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Wednesday, February 20, 2013
McFadden lands to lift gloom

Neil White

In this week's North of the Border, James McFadden lands back in Motherwell, but there are still issues in getting people through the gates in Scotland.


The signing of the season in Scotland was completed this week, when James McFadden agreed a short-term contract with Motherwell, the team he left as a 19-year-old, ten years ago, to join Everton. Then he made Motherwell 1.25 million, but what will they get this time and what makes this coup so interesting? A lot of it has to do with the changed landscape in Scotland compared to that which McFadden left to play in England. Scottish football fell off the fiscal cliff some time ago and its broken and bloody remains now lie scattered on the rocks of destitution. Player wages are down, as are attendances. Nobody outside Glasgow pays any transfer fees and broadcasters treat the SPL like a pound shop. The economic gap between the SPL and the English Premier League, where McFadden was last playing with Sunderland, is so vast that the arrival in Scotland of a player from the top division in England now has the news value of the arrival on earth of an alien life form. To make this happen, Motherwell have almost certainly had to stretch their wage structure for a few months and McFadden most certainly has taken a colossal cut in earnings. However, it may work out for both parties. For Motherwell, the hope was that the extra spend will be cushioned - and possibly covered - by increased attendances. McFadden was shrewdly signed 24 hours before a home game against Dundee United, yet still only 4,633 showed up, including the travelling support of one of the better-followed teams in the division. Second in the league, off the back of a big win against their nearest competitors and parading the returning hero and that's it? McFadden was a prodigious talent as a teenager and his game-changing moments translated both to the English Premier League and international football - think about his goal of the season for Everton or the iconic long range strike that gave Scotland a famous victory against France in Paris. Whatever his physical condition, as long as he can make it on to the pitch his talent will shine through in the SPL. What supporter, considering how to spend his or her Saturday afternoon, would risk missing one of those McFadden moments? The club might also see a benefit in terms of prize money and European competition next season. There is no Champions League football on offer for the runner-up in Scotland, but 2.4 million and a place in the qualifiers for the Europa League is quite a sweetener. McFadden's decision has to have been made from the heart, but may make sense in career terms, too. If he gets game time in the SPL between now and the end of the season, he will have answered the big doubt that restricts his market as a free agent. In the summer, a fit McFadden still on the right side of 30 will appeal to bottom-end Premier League and competitive Championship clubs. In the meantime, instead of a barely-visible back-up at Sunderland, McFadden will be worshipped; his every touch of the ball will be praised to the heavens and the opposition he will face will give him greater license to thrill Fir Park once again. Who wouldn't sign up for that?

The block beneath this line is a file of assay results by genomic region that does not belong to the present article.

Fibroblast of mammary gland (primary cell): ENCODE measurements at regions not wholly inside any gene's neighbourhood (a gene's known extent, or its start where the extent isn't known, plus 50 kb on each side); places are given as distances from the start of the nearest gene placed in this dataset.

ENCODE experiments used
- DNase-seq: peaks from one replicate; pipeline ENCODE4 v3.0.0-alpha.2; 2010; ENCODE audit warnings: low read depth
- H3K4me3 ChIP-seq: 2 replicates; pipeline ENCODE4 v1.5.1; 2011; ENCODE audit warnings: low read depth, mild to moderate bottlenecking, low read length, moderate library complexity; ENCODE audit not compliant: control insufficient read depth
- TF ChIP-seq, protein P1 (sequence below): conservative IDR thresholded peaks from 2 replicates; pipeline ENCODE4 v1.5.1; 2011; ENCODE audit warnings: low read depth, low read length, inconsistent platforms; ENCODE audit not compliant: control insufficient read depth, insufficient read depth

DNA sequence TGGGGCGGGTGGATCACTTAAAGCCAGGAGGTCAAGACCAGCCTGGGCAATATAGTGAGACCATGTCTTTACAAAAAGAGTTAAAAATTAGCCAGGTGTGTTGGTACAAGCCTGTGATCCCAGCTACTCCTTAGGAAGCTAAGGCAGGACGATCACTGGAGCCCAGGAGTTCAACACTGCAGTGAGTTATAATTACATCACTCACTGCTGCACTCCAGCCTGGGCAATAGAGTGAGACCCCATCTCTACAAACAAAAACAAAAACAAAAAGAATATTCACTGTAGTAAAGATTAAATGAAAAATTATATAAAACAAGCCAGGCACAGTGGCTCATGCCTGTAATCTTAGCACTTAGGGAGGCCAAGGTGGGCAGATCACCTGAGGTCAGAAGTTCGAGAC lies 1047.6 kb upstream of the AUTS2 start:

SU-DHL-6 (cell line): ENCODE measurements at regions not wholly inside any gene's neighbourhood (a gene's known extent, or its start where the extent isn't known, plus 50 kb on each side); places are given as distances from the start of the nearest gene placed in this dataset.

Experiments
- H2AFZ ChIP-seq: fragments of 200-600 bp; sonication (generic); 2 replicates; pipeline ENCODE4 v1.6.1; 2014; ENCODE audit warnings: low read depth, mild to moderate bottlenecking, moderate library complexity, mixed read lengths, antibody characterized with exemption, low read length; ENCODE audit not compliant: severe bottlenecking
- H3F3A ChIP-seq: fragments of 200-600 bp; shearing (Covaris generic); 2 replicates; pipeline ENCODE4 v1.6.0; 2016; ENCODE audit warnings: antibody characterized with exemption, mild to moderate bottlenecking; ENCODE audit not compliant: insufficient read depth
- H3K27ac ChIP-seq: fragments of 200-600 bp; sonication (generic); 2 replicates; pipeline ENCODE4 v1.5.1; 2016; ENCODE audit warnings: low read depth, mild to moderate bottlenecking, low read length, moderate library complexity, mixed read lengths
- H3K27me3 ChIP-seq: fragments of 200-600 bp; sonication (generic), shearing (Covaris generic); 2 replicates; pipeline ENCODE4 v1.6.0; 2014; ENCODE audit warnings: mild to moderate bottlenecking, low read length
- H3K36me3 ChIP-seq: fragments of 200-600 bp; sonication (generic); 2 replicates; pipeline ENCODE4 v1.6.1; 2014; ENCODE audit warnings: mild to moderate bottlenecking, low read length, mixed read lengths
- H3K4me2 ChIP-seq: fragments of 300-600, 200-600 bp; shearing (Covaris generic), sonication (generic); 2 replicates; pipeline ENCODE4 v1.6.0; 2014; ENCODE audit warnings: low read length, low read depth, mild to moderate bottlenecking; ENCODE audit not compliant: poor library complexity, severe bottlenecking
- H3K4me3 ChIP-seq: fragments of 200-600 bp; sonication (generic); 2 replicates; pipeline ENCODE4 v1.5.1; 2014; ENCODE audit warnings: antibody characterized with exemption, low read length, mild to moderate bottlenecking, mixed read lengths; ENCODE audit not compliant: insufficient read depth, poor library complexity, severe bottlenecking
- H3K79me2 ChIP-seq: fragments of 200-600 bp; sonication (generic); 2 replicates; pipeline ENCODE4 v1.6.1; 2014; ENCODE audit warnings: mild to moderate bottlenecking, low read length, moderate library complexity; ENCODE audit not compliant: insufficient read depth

What McFadden's former manager at Motherwell, Terry Butcher, wouldn't give for a few weeks of gold dust and a few hundred more through the gates at Inverness Caledonian Thistle. After a tame 1-1 draw with Kilmarnock, and before Motherwell put daylight between themselves and Inverness with a 3-0 win, Butcher wondered out loud whether the Highland city deserved a team such as his, given that only 2,529 came through the turnstiles for a midweek clash. Butcher had taken a rag-tag bunch of recruits to second place, including one of the top goalscorers in the league in Billy McKay and perhaps its most consistently creative player in Andrew Shinnie. There is a strong argument that this is as good as it gets for Inverness and that was backed up by quotes from the manager this week which read: "I don't know what more we can do." There were underlying factors for that fixture. Manchester United played Real Madrid live on television; the weather in the Highlands was not quite what it was in the Spanish capital that evening; and the pricing - 26 to choose the SPL over the Champions League - was frankly ridiculous. However, at the core of it, Butcher has a good point and it works in Motherwell and many other clubs. Something is wrong with the model and the kind of radical thinking required to right it is absent among the powerbrokers of Scottish football.


The publication of the revised prize money stapled onto plans for league reconstruction were a masterstroke in convincing dissenters in the lower leagues to vote for the changes in front of them. The prize pool for the second tier will increase from around 60,000 to over 800,000. That's a pretty weighty argument. It also highlights the devastating greed upon which the SPL was founded and which created the lethal gap between that league and the SFL clubs that now have the power to influence the changes being made to it. Unfortunately, the economics are being bundled up with the competition changes. So you get the money only if you agree to the end of league football as we know it. In the new model, there will be no late-season runs, no transformative January signings. The first 22 games will define where the ceiling or the safety net to your season exists. Such is the damage already done by the existing model, this may well be a price worth paying to the clubs in whose hands the immediate future of league football rests.

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